Here I was, preparing to do a post on the indictment of Sen. Ted Stevens (R - the 'Internet is tubes' guy) for failing to disclose services he received from a company that benefitted from legislation that he championed. It wasn't going to be much, just a little wiseass-ery to tide us over until tonight's debate between Gerald Richard and Tim Nelson, the Democratic candidates for Maricopa County Attorney.
Note: that debate will be held at Central High School, 4525 N. Central Ave, Phoenix at 7 p.m.
Then I happened to surf by C-SPAN, which was airing the House's debate on H. Res. 194, a measure "apologizing for the enslavement and racial segregation of African-Americans".
The resolution is sponsored by Rep. Steve Cohen (D-TN) and was brought to the floor by Rep. John Conyers (D-MI).
The Republicans didn't openly oppose the measure (they wouldn't dare during an election year), but they expressed their contempt for it and for slaves and their descendants by sending one of their favorite nativist pit bulls, Steve King of Iowa, to lead their "support" of it.
He spoke at length on the resolution, but rarely talking about the abominable part of America's history that was slavery. However, he did use his time to bring up many topics that were tangentially related (or at least could be made to seem related, perhaps by using a rhetorical shoe horn, hammer, and can of WD-40). He likened post-civil war tribunals targeting KKK members (King even referred to them as "terrorists") to military tribunals for terrorist 'suspects' held by the Bush Administration. He went on to complain that 4th Amendment considerations (aka - habeas corpus) destroyed the effectiveness of the post-Civil War tribunals and that such considerations will do the same to modern military tribunals.
King also used his time -
- to express support for the anti-affirmative action referendums pushed by Ward Connerly and supported wholeheartedly by John McCain;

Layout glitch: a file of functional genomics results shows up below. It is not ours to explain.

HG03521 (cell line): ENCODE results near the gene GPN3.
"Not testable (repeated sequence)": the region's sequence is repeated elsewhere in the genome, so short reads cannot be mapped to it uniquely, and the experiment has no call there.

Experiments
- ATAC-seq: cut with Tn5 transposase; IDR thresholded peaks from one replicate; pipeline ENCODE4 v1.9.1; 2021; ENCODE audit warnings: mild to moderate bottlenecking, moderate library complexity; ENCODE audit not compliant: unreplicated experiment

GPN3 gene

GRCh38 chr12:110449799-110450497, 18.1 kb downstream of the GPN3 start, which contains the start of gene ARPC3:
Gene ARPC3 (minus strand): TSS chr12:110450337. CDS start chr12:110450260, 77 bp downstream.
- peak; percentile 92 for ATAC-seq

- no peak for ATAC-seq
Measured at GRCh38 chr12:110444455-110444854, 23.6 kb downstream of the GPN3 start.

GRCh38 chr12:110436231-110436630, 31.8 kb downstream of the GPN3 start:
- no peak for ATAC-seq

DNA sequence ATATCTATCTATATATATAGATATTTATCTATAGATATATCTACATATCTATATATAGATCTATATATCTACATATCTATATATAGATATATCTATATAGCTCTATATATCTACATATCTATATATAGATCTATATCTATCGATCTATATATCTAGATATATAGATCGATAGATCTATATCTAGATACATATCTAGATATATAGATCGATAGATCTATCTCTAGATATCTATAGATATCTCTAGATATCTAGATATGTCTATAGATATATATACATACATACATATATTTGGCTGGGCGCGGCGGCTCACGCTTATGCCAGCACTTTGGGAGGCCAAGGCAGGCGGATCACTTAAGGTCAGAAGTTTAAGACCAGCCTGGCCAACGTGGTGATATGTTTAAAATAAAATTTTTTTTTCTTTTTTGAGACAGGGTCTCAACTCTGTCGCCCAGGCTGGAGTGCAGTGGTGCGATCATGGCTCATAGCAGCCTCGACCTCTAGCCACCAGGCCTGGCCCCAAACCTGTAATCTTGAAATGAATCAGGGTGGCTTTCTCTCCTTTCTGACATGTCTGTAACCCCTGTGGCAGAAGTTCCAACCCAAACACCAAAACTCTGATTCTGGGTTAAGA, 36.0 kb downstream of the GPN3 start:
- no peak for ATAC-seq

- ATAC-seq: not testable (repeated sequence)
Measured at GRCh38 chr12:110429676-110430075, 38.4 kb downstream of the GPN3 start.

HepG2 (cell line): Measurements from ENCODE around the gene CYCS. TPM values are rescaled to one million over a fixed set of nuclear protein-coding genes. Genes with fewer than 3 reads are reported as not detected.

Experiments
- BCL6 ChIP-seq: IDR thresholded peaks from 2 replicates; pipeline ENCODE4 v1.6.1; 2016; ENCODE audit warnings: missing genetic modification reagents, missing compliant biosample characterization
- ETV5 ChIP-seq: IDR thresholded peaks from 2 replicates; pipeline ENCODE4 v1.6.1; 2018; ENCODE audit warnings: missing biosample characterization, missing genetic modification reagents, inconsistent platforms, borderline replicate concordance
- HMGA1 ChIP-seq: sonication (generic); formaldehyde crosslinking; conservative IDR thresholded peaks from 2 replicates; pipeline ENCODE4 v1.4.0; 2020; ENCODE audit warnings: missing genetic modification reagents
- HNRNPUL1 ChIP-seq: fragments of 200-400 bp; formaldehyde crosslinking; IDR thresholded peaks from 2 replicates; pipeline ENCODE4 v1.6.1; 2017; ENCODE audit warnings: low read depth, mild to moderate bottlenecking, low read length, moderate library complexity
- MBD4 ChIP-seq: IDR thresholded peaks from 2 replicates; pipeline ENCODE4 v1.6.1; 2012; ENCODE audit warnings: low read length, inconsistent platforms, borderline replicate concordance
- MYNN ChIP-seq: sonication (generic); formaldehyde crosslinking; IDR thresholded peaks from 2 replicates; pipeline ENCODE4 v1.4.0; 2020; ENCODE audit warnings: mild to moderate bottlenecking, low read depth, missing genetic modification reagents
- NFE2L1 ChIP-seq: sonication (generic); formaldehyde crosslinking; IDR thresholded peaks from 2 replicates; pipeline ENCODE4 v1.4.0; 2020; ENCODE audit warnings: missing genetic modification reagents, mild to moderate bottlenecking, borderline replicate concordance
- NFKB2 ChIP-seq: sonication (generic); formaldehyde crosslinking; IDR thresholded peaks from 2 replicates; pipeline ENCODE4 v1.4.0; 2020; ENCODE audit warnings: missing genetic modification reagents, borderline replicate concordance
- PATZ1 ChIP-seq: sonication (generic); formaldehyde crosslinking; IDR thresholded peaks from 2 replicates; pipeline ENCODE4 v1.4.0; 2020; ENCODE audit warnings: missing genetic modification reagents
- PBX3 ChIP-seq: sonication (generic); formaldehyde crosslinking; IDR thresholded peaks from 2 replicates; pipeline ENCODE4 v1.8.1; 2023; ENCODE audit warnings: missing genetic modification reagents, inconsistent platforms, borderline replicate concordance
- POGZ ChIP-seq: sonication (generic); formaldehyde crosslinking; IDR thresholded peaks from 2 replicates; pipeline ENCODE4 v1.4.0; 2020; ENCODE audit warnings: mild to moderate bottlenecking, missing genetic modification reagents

- to object to the use of the term "African Americans" in the bill because that term might apply to modern immigrants from Africa who never had an ancestor who was a slave in the United States;
- to talk about the Bible carried by his 5-times great uncle who fought during the Civil War (no indication as to which side he fought for);
- to tell a perhaps apocryphal story about Abraham Lincoln and the Emancipation Proclamation that highlight his (King's) support for a President that goes his own way without regard to the opinions of others (or, by extension, the rules or laws that even apply to others). King even admitted on the floor that the story might be an "urban legend";
- to generally blather on about many topics that weren't slavery in America.
One thing he didn't do? He didn't bother, as is traditionally done in the House, to ask his colleagues to vote for the bill, even though he spoke in "support" of the resolution.
Passage of the bill will be considered by a roll call vote later this evening.
Edit1 - The House passed H.Res. 194 by voice vote at 6:40 p.m. EDT.
Rep. King didn't limit his racial dismissiveness to just this one measure - he had plenty dismissiveness left when the House debated H. Res. 1357, commemorating the 20th anniversary of the Civil Liberties Act that apologized for the blanket internment of Japanese Americans during World War II.
His prime quotes in 'support' of the commemoration (and the original act)?
He said that when FDR ordered the internments, he "had the best interests of America in mind" and that he was "worried about lost intelligence," harkening, perhaps, to a certain current President and his habit of ordering the detentions of "terrorism suspects" and "intelligence sources."
That resolution will also be voted on later today.
I've written about King before (here, too), and nothing has changed - he's still a stone bigot who represents an extreme faction of his party at the expense of his constuents, state, and country.
The best part of it all? King (and his local Republican analogues, Russell Pearce (R-National Alliance) and Jack Harper (R-"Rules? We don't need no stinkin' rules") is a *typical* Republican.
You know, my first instinct was to title this post "Steve King (R-IA): Always a reliable source for subject material." He *is* a reliable source for material, but I decided that didn't really express the actual issue here - the average Republican elected official's disdain for anybody who isn't rich, white, and a fundamentalist Christian.
When the Congressional Record posts today's debate, I'll update this post with a link to it.
Edit on 7/31 - the link to the Congressional Record's documentation of the debate is here.
Anyway, hope to see you at tonight's debate...